Image 1 of 13: A stencil tag of Naji al-Ali with the message “25 years since al-Ali’s assassination” is painted on this wall in Ramallah. Famous for having fathered Handala, al-Ali was also very critical of the Palestinian leadership, which many Palestinians believe was the reason behind the unsolved murder in 1987.
Image 1 of 13: “Freedom for Khader Adnan” is written next to a stencil of Palestinian prisoner Khader Adnan with a lock over his mouth. Adnan became an icon after going on hunger strike for 66 days. He inspired not only other prisoners, but also activists who launched a campaign of stenciled tags on Ramallah walls and on Israel’s West Bank separation wall.
Image 1 of 13: In Al-Amari Refugee Camp near Ramallah, this mural depicts two fingers raised in a V-for-victory sign, against a Palestinian flag. Palestinian street art has traditionally been characterized by simple slogans and recurring symbols such as Palestinian flags, doves, chains and closed fists.
Image 1 of 13: ”Get mad — let the world know you are a magician, not bewitched” reads the text of street art in Ramallah by artist Hamza Abu Ayyash. Next to it is a stencil by artist Majd Abdel Hamid reading ’#OccupyWallStNotPalestine’ carrying a Twitter hashtag.
Image 1 of 13: Hundreds of Palestinians jailed in Israel went on hunger strike this spring, inspiring many street artists, including Hamza Abu Ayyash. Here, a faceless prisoner has Israel and the Palestinian territories strapped to his back with his intestines.
Image 1 of 13: The infamous Palestinian uprising or Intfidada was all about a people armed with just rocks and stones: These stencils were spray-painted in Hebron in southern West Bank.Though Palestinian street art has seen a boost in creativity and aesthetics, local artists and experts still characterize it as new and experimental.
Image 1 of 13: A green stencil of a woman sporting the keffiyeh with the word ”thouri” — revolt in Arabic — is tagged in the midst of Israeli street art in Jerusalem. A group of female Palestinian Jerusalemites use city walls in both Palestinian occupied East Jerusalem & Jewish West Jerusalem to mark their presence as both Palestinians and females.
Image 1 of 13: “The Intifada continues” says a stencil tag with a red outline of the map of Israel and the Palestinian territories on this Ramallah wall. Below it someone wrote “Where?” The walls are not only used to get messages across but also for others to answer back.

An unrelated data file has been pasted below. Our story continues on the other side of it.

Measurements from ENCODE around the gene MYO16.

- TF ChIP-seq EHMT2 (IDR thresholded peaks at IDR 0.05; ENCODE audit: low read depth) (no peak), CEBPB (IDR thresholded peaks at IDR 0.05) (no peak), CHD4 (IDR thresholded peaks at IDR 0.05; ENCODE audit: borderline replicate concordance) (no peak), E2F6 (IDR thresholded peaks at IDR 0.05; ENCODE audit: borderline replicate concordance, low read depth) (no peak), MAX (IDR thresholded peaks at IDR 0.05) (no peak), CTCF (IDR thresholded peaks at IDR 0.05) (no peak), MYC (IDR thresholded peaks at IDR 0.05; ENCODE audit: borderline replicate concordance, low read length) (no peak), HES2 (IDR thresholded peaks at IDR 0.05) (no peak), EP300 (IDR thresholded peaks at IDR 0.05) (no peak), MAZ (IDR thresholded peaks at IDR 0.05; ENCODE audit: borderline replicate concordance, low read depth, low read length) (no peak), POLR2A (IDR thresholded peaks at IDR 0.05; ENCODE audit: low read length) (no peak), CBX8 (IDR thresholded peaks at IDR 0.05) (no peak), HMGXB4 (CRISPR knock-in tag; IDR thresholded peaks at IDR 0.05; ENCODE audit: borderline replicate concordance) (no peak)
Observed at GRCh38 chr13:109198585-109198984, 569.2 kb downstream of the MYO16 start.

Image 1 of 13: A young Palestinian tags the word "Palestine" in Bethlehem. While graffiti is illegal in most Western countries many Palestinians welcome the decoration of their houses’ walls, but expect the message to be sympathetic to the Palestinian struggle.
Image 1 of 13: Using city walls to address long-time taboos such as religion is a new phenomenon. This drawing in Ramallah shows a Christian cross inside the Islamic crescent next to the words "Religion is forgiveness."
Image 1 of 13: During the second Intifada (2000-2005), drawings of ‘martyrs’ — Palestinian killed by Israel — mushroomed on city walls. Many of these commemorative paintings can still be found throughout the West Bank and Gaza Strip, especially in refugee camps like this one, Deheishe Refugee Camp, in Bethlehem.
Image 1 of 13: A drawing of "Handala" is depicted in red paint on this Ramallah wall. Handala is a cartoon character of a Palestinian refugee child created by late artist Naji al-Ali, and one of the most recognizable symbols of the Palestinian struggle.
Image 1 of 13: Israel’s West Bank wall is a great canvas for political art. At the Qalandia checkpoint by Ramallah, late Palestinian leader Yasser Arafat and jailed activist Marwan Barghouthi are portrayed on a segment of the eight-meter concrete wall. Most drawings are executed by foreign artists as many Palestinians refuse to “beautify the wall.”
"The Arab spring has not only revolutionized street art but also inspired Palestinian artists to use city walls for creative political statements and to address social taboos — especially in Ramallah on the West Bank."
The walls are closing in but that doesn't stop the creative process from subverting the state. If only they had ears they would say: Gaza is running out of clean water; Hamas and Fatah are no closer to reaching a deal and the Israeli settlements keep going. Palestinians use graffiti to express themselves when other tools are censored and they feel barricaded in by the Israeli Occupation. The very walls that confine them, also free them, as a conduit or canvas for their art and speech.
What have the Palestinians to say on the matter of censorship and state oppression? Grafitti and street art tell their story. Safe from the censoring eyes of the state through internet or media, they have at least the bare walls to make their mark on, un-fettered here, while strangled-in, within Gaza or prison. The result of the scratchings and drawings on public surfaces is art for politic's sake.
Palestinians have famously graffitied their imposed Wall (the Israeli West Bank Barrier) though some refuse to play a part in making what is a hostile towering barricade any more aesthetically pleasing. Instead, guest street artists have been more than happy to oblige filling the blank concrete space stretching 8 meters, including infamous Banksy. But those resourceful Palestinians don't have to limit themselves to Israel's wall for their canvas and can count on regular pre-existing walls and other stone structures to hand.
To the back drop of global street art exhibition, featuring many Arab Spring graffiti artists, "White Wall", in Beirut starting tomorrow, we take a look at the most recent raw exhibits coming to a street near you in Palestine, courtesy of journalist Lena Odgaard.
Free yourself to share your comments on the raw public art of the streets. Include thoughts on Palestinian street artists as well as other Arab graffiti artists operating this time.